White collar crime – Criminal charges come in all shapes, sizes, and categories with many differences and nuances between them. The term white collar crime is thrown around in the media and on television with very little explanation and very little specifics. If there is white collar crime, is there blue-collar crime? What do these terms mean, and what constitutes a white collar crime?
In this blog we will discuss white collar crime, the consequences of it, and some of its unique characteristics. Like all our blogs, this is intended for general informational purposes only and not intended as a substitute for the advice and counsel a criminal defense attorney.
What is white collar crime?
Generally speaking, white collar crime refers to non-violent, non-drug crimes that are primarily financially motivated. These crimes would include a large variety of theft and/or fraud crimes such as, but not limited to:
- Bank fraud
- Wire fraud
- Tax fraud
- Insurance fraud
- Insider trading
- Money laundering
White collar crimes are some of the few crimes that don’t necessarily have to be committed by people since companies and other organizations themselves can also be charged.
Characteristics of white collar crimes
Often, white collar crimes end up being charged as federal crimes rather than state crimes and therefore follow federal sentencing guidelines. Other interesting characteristics of federal white collar crimes include but are not limited to the following:
- Often when someone is going to be charged with a white collar crime, they get some sort of notice ahead of time.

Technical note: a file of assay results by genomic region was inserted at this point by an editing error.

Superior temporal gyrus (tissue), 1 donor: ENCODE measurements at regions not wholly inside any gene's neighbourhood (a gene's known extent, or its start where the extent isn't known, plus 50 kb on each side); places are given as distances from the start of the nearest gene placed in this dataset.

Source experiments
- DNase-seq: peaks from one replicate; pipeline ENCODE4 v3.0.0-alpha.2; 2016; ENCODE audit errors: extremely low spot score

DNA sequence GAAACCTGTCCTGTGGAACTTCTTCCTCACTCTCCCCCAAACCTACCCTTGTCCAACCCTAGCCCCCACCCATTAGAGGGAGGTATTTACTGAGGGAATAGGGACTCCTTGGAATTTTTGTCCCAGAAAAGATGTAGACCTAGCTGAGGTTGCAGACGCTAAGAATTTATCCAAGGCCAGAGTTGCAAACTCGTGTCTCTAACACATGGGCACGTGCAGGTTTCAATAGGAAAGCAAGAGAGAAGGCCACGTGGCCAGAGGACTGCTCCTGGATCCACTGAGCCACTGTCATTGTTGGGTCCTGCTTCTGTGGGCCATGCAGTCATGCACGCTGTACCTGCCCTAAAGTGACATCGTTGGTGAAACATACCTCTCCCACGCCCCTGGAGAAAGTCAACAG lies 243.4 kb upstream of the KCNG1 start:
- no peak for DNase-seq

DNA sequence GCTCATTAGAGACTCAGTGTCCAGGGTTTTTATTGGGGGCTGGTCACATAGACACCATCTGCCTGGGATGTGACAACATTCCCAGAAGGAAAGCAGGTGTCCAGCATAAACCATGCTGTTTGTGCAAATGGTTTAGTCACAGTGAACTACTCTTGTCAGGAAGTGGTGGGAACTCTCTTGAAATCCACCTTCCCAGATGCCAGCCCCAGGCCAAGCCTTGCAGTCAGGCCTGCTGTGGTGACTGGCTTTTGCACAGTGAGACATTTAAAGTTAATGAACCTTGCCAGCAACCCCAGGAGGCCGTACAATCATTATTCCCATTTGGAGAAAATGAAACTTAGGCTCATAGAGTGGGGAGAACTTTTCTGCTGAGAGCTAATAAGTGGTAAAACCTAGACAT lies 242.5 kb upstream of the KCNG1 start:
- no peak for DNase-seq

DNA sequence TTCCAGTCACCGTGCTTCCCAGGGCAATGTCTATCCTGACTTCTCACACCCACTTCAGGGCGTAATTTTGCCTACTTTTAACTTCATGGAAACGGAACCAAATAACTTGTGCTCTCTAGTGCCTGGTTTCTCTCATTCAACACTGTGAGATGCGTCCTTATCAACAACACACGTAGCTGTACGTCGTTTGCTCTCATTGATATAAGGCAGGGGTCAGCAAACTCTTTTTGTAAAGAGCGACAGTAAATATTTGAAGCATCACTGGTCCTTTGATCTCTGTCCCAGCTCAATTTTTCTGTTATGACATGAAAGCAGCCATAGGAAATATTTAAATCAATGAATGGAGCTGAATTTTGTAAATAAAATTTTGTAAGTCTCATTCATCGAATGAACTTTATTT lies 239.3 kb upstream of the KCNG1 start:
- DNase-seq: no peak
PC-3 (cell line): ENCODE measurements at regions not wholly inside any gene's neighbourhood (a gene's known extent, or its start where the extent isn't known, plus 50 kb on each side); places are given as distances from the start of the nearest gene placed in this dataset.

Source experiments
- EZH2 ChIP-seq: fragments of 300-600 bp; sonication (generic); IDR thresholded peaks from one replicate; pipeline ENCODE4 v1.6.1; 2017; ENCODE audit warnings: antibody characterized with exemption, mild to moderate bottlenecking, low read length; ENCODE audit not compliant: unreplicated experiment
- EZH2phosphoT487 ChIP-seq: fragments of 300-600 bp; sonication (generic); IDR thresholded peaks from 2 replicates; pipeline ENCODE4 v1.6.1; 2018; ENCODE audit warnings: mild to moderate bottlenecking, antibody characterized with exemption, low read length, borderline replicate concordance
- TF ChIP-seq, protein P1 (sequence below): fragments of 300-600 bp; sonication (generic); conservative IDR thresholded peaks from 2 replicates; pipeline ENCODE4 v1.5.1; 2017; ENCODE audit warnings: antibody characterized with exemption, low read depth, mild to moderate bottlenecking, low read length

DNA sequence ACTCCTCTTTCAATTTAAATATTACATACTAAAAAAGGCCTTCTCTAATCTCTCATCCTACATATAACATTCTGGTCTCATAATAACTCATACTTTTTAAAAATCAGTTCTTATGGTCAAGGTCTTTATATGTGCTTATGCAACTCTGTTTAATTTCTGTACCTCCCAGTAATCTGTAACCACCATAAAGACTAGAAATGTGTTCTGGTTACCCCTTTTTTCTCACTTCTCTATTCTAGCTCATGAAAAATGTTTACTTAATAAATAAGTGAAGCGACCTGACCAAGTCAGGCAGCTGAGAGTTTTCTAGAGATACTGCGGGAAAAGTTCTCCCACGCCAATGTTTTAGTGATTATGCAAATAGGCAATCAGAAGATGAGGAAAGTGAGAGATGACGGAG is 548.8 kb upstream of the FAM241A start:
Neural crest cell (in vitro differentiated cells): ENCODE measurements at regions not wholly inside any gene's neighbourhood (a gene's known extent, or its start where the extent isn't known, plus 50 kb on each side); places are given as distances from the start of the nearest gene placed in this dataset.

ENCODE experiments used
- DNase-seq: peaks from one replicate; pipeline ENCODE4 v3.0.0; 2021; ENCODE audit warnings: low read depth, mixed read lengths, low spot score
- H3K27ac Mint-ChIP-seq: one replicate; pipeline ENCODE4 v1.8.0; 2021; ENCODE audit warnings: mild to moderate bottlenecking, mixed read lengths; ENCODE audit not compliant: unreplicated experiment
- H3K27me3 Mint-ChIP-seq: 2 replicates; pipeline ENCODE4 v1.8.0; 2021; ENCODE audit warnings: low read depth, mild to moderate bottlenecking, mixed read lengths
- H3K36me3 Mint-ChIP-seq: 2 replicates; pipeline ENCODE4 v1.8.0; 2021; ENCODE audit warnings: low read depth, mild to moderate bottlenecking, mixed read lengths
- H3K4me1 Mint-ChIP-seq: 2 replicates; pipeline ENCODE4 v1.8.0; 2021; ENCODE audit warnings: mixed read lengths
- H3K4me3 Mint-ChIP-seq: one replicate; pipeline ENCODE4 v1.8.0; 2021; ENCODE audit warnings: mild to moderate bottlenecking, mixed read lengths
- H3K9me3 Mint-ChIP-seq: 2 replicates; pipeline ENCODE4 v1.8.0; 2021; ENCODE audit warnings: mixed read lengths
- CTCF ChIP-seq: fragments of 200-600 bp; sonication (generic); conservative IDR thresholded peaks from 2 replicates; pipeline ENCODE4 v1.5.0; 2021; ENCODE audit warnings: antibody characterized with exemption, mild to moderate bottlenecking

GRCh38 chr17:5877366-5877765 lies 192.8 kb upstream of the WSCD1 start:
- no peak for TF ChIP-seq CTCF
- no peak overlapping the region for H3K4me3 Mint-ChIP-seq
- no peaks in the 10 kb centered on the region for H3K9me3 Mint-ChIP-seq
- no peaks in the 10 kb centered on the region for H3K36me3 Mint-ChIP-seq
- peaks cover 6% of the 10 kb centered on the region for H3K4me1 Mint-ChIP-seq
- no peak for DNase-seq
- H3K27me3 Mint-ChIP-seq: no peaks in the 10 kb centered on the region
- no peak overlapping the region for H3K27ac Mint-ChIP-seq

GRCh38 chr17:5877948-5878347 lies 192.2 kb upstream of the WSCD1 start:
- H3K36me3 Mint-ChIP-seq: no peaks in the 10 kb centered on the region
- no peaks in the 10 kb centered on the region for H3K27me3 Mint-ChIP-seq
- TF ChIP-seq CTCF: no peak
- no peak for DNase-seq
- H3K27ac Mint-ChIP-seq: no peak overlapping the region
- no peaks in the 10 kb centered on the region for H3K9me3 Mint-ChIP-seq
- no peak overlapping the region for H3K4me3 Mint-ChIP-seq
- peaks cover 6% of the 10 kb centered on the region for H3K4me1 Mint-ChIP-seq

- Typically, this comes in the form of a target letter by a federal prosecutor that states that you are the target of an investigation. It is important to note that potential witness also sometimes get letters before any formal charges are filed.
- This is in stark contrast to most non-white collar crimes. It is also advantageous to the defendant in that it gives them time to hire a lawyer early on in the process.
- White collar crimes tend to be much more fact specific and the allegations are much more nuanced. The alleged and proven facts tend to be much be much more detailed than other crimes. Some of the reasons for this are:
- White collar crimes are very document-heavy; bank statements, financial records, and tax documents all provide important information that may or may not lead to charges.
- The dollar amount in question goes a long way regarding sentencing.
- Specific intent is extremely important, and the facts of the case tend to govern that.
White collar criminal defense requires detailed strategy, preparation, and execution. This is not something that we would recommend doing on one’s own. If you have been charged with a crime and are seeking representation, contact us.